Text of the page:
As a first-year flower farmer, it can sometimes feel like planning and growing are the easy part – compared to the daunting task of selling your flowers, and most importantly earning a profit.

Most beginner flower farmers start by selling arrangements or bunches within their local network, and then via social media directly to customers in their community. This is a great way to start, but pretty soon you’ll discover the challenging logistics of managing customer service, coordinating pickups and deliveries and marketing your farm to new customers – all while trying to run a flower farm! These tasks add up, especially when the revenue from each order is relatively low.

As daunting as it might seem, selling to florists – even in your first year – can be an absolute game changer. While you may price your flowers slightly lower, selling a high volume of blooms to a single customer can be far more profitable and leave you more time to grow your farm. It’s also a recurring revenue stream that’s far more simple and reliable than one-off purchases from social media customers requiring time and money for packaging, co-ordination and delivery.

Partnerships with local florists not only help stabilize your revenue, but also offer a platform for showcasing the quality and variety of your blooms to grow your direct-to-consumer business too.

We’ve compiled a few important steps to keep in mind when selling to florists as a new flower farmer.

Personal Outreach

Florists in your area aren’t going to magically discover your new farm and contact you to place an order – they likely don’t even know you exist! That’s why – as intimidating as it might be – you have to make the first move.

Find Florists: The first step is to find local florists. A simple internet search will give you a list, but it can be valuable to visit each florist’s website to learn more about them. Targeting your efforts towards more boutique or local-first florists can be more rewarding in the end.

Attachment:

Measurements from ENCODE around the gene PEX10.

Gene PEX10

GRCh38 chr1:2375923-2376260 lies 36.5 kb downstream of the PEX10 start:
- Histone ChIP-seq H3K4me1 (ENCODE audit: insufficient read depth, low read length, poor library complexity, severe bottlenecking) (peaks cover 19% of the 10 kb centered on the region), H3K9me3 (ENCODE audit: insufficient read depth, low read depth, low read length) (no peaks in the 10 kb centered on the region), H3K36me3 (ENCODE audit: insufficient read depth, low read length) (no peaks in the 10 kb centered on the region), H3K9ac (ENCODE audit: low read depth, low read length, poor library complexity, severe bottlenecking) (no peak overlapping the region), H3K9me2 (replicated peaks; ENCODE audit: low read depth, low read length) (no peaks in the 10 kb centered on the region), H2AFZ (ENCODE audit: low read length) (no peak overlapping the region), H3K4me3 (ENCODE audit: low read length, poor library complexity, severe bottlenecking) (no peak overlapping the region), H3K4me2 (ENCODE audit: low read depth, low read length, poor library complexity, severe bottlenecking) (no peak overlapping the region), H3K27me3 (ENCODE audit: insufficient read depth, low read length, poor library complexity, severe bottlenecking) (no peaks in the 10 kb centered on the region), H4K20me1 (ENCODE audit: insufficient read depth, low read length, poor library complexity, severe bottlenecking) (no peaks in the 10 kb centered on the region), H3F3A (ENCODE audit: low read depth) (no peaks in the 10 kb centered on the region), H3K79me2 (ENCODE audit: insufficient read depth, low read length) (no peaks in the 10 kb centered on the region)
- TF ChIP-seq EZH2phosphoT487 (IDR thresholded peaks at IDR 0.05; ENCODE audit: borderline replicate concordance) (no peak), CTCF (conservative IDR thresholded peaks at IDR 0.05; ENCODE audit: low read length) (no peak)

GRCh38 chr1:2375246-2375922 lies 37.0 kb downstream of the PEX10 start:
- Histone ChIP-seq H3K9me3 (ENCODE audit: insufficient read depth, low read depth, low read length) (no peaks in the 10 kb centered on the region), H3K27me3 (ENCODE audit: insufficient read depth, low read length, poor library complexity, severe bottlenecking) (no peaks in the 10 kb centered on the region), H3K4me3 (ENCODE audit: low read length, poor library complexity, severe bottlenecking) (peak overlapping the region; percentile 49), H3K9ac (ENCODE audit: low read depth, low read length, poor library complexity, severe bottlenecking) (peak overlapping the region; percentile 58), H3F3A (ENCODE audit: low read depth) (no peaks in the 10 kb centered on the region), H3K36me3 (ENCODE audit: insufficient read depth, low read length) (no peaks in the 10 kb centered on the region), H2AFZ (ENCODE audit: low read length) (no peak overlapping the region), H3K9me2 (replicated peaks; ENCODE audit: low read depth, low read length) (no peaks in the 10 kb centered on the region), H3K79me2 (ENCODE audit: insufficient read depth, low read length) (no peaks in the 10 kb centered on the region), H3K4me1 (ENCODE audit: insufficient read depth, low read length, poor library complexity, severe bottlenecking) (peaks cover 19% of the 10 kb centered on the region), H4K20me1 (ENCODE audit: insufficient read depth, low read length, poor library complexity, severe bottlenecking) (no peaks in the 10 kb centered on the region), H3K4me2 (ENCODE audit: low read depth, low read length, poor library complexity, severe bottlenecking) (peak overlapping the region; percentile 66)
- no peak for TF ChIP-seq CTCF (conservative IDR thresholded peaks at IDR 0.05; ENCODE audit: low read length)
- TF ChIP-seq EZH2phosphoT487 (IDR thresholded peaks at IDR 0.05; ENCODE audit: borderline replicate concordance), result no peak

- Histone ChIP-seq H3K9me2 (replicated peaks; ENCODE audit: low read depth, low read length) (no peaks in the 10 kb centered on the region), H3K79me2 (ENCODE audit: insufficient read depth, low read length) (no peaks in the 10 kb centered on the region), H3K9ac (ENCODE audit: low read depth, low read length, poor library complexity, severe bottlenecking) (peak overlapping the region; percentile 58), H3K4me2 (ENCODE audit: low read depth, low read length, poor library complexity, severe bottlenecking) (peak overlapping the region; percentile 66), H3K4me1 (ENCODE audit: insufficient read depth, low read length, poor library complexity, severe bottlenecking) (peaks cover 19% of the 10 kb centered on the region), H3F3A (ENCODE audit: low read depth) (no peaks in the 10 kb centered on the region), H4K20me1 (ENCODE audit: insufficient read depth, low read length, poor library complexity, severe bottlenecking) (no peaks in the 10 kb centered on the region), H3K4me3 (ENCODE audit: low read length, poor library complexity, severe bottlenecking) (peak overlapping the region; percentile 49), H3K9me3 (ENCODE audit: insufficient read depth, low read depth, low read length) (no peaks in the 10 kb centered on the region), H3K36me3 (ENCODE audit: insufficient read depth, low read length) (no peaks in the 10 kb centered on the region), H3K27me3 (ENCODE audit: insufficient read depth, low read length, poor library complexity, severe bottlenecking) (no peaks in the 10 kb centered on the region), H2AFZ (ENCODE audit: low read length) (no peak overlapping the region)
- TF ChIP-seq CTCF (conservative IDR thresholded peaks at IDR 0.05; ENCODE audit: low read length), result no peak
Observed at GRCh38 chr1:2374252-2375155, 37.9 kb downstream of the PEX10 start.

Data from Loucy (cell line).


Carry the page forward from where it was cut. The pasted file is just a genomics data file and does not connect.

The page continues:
Make the First Move: Once you have a list of florists, it’s time to get to work. Don’t hesitate to pick up the phone or, better yet, visit your target florists in person. Introduce yourself, provide a business card and talk about varieties you’ll be growing. These conversations can be especially helpful while you’re still in the planning phase of your farm, as florists often have requests for local flowers that they cannot easily order from large-scale, international suppliers. A face-to-face meeting can make a memorable impression and start building a rapport that’s hard to achieve via phone or email.

Tell Your Story: While you’re at it, share your story! Talking about your journey into flower farming, your farming practices, and what makes your flowers stand out can help differentiate you from other farmers and keep your name top-of-mind.

Free Flower Samples

One of the main concerns florists might have, especially from a new grower, is the quality of your blooms. Everything from stem length to harvesting at proper maturity and storage can impact the quality of flowers – and trusting a new farmer can be a challenge for florists who need reliable, high quality blooms. While it’s not usually a good idea to give flowers away for free, dropping off a small sample of blooms to showcase what a florist can expect from you will pay off massively in the long run.

Generosity Pays Off: Bringing in free blooms – perhaps a dozen stems – allows florists to see and touch the quality of your flowers, building trust in the blooms you produce.

Timing Is Everything: Deliver samples when they’re at their freshest and, almost more importantly, at a time when the florist isn’t too busy. You can use this as a second opportunity to network and build a relationship after your initial outreach.